I love newspapers! I can get lost in newspaper research looking for my ancestor and trying to discover something new about them. I research newspapers nearly every day. I will be sharing some of my insights in this blog and soon in videos. Have a newspaper hint? Share it with me in the comments below.
Looking at newspapers in December and January is one of the best sources for details of all the goings on in your family’s neighborhood. Even if I don’t find my relative’s name, I often discover things about his relatives, town, county, industry, or profession. I thought I would share some considerations from a recent search. A hundred-year-old article from the January 17, 1924 edition of the Eldon Advertiser of Eldon, Missouri listed fishing and hunting permits issued in 1923 by the County Clerk to citizens of Morgan County. I like to wring every detail from a source. What can we discern from this story? Below are my “takeaways.” Do you have any to add?
- What Happened? Sometimes you can find your ancestor’s name in the newspaper for something mundane he/she did last year. Those items often appear in December or January.
- Locality. The source might be in a contiguous county or state. Eldon Missouri is in Miller County, east of Morgan County, where my grandparents lived.
- Ask Not Why. Newspapers need content. They often get it from other sources, many of which are in the same area or would be of general interest to their readers but sometimes they include seemingly random details that can be useful as indirect information.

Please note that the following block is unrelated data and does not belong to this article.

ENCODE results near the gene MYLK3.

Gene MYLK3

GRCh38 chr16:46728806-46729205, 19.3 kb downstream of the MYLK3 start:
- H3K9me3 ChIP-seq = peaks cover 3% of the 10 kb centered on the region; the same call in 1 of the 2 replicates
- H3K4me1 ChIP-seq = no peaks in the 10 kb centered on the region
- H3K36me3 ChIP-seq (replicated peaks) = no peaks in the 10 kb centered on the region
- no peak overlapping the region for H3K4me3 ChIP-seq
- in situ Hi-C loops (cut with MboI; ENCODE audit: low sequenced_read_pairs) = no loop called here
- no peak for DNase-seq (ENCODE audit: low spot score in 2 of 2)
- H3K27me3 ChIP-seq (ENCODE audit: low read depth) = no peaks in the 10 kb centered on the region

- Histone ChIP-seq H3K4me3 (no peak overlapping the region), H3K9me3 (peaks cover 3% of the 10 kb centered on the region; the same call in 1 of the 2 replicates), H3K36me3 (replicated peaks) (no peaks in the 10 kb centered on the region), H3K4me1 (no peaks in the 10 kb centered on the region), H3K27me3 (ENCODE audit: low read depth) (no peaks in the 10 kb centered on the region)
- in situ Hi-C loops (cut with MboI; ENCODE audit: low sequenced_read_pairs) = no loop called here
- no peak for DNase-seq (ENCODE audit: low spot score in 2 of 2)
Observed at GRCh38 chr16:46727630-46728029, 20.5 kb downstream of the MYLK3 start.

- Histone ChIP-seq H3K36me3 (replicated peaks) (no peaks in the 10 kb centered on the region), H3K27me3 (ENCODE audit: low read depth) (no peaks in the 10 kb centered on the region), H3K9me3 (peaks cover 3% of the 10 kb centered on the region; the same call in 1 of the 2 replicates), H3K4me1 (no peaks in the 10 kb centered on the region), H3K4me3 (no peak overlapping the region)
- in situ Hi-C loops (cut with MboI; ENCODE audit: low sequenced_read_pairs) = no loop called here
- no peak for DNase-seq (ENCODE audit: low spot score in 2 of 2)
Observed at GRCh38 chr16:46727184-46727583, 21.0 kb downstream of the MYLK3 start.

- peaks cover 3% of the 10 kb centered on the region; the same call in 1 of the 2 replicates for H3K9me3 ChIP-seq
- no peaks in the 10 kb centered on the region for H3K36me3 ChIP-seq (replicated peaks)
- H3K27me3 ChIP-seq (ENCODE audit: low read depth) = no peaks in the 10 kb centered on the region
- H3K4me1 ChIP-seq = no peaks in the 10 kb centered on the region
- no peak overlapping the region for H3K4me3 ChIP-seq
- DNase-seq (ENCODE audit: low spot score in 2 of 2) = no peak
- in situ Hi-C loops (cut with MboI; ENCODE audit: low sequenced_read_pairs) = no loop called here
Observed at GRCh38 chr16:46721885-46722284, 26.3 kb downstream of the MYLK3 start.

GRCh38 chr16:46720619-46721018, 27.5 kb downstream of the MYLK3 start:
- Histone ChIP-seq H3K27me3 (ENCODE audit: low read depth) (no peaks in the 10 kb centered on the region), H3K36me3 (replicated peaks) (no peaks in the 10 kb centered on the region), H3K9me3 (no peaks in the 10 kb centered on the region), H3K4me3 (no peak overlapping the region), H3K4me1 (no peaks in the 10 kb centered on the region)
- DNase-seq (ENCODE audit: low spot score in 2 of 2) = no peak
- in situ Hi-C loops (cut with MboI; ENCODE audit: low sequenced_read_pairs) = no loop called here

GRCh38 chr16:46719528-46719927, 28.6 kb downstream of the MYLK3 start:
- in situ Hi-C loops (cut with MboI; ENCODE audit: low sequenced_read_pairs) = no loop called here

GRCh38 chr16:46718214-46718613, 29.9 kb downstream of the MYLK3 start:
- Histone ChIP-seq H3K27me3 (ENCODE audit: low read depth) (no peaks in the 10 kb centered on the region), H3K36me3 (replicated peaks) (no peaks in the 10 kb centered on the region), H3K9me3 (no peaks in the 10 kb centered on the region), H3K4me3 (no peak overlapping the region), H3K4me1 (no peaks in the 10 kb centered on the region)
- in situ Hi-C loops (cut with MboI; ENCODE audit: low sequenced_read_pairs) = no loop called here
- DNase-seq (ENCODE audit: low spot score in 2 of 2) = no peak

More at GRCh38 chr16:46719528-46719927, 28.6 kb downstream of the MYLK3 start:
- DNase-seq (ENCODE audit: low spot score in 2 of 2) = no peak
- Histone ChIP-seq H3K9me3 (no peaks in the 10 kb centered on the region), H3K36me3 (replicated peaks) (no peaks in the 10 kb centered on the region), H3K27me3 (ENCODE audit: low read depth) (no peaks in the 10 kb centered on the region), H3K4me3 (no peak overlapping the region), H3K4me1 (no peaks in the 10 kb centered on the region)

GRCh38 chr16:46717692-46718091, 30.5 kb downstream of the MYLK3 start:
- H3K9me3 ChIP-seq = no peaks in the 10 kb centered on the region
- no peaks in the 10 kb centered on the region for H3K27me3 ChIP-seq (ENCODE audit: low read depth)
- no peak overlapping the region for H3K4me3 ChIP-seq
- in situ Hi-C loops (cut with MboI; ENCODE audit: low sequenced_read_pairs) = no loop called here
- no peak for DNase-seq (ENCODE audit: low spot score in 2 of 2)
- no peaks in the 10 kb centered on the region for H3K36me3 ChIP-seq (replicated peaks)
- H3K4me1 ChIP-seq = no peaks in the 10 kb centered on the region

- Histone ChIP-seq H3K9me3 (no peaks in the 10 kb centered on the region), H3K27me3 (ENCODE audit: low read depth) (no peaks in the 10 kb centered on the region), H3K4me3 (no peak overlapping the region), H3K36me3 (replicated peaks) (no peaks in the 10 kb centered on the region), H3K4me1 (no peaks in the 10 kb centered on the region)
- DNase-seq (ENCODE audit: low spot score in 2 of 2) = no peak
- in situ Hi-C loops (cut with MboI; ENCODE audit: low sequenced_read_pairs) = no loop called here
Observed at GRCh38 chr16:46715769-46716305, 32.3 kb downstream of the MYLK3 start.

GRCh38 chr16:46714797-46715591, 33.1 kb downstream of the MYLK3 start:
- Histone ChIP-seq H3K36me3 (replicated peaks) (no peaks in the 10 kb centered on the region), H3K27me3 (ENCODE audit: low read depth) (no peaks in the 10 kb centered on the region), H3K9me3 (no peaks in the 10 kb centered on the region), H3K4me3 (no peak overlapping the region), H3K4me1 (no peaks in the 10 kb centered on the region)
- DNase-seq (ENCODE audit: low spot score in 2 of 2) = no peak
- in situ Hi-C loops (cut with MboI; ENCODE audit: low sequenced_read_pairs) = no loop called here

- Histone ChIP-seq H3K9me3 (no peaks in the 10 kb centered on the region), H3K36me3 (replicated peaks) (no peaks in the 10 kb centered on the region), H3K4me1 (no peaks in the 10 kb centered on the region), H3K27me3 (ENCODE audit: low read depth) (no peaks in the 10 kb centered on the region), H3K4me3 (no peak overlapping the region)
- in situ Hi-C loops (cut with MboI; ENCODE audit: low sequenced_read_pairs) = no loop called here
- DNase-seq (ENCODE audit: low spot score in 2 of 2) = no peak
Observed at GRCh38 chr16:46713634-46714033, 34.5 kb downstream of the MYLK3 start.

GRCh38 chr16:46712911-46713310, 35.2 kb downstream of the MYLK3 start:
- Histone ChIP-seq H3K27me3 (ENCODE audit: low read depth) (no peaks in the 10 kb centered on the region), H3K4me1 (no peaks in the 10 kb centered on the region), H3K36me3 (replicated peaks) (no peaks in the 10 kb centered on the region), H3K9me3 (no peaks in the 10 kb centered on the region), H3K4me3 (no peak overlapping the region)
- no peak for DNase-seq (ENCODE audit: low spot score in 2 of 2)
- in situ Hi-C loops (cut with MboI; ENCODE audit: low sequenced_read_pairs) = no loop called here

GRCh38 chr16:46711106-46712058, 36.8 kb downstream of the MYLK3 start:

- What Name? Pay attention to how the name is listed – especially if it is a legal source. While not always the case, if someone sought a license or permit at the courthouse they were (at least in theory) more likely to use their legal name. My grandfather Carl C. Siegel was often referred to with other versions of his name: Charles/Charley/Chas/C.C. Siegel. I have a list of variations of first and last names of my ancestors and I pull out that list when I do searches.
- Who Else Is There? What other names can I recognize? Do they bear any relation to my grandfather? This list is tricky, because there are tons of names that are familiar. There are a few other relatives (cousin Harold Siegel & uncle F.H. Siegel), some “other line” Siegels who are not direct relatives (O.E. Siegel), family friends/neighbors include (A. F. Oehrke and Glenn Mertgen). They may or may not be relevant. In this instance, they likely are chronologically listed in order they sought the permit.
- Novelty of Change? I have to wonder if hunting and fishing licenses was a new requirement and thus might have made the list “newsworthy” in 1924. News often follows changes in laws or regulations.
Analyzing the source of information can lead to other ideas and fill in some of the details of a life.
What do I know about my grandfather’s life in 1923-24? In the early 1920s Carl was a widow with three young boys. His sister moved in with him to help care for the children after the death of his wife in April 1919. Carl moved into the town of Florence and bought a house and the general store in 1921. Running the store was a seemingly round-the-clock job so I have often wondered when he (and later he, my grandmother Roma and the boys) slept.
Carl had grown up on a farm in rural Morgan County and had a hunting rifle. I have several pictures of Carl fishing so I know he liked to fish. I don’t remember picture of hunting but I’m sure he did that too.
The additional information from this list in the newspapers is not a revelation but it did make me think about Grandpa and what his life was like in 1924. I hope you will use this example to go huntin and fishin in your tree too!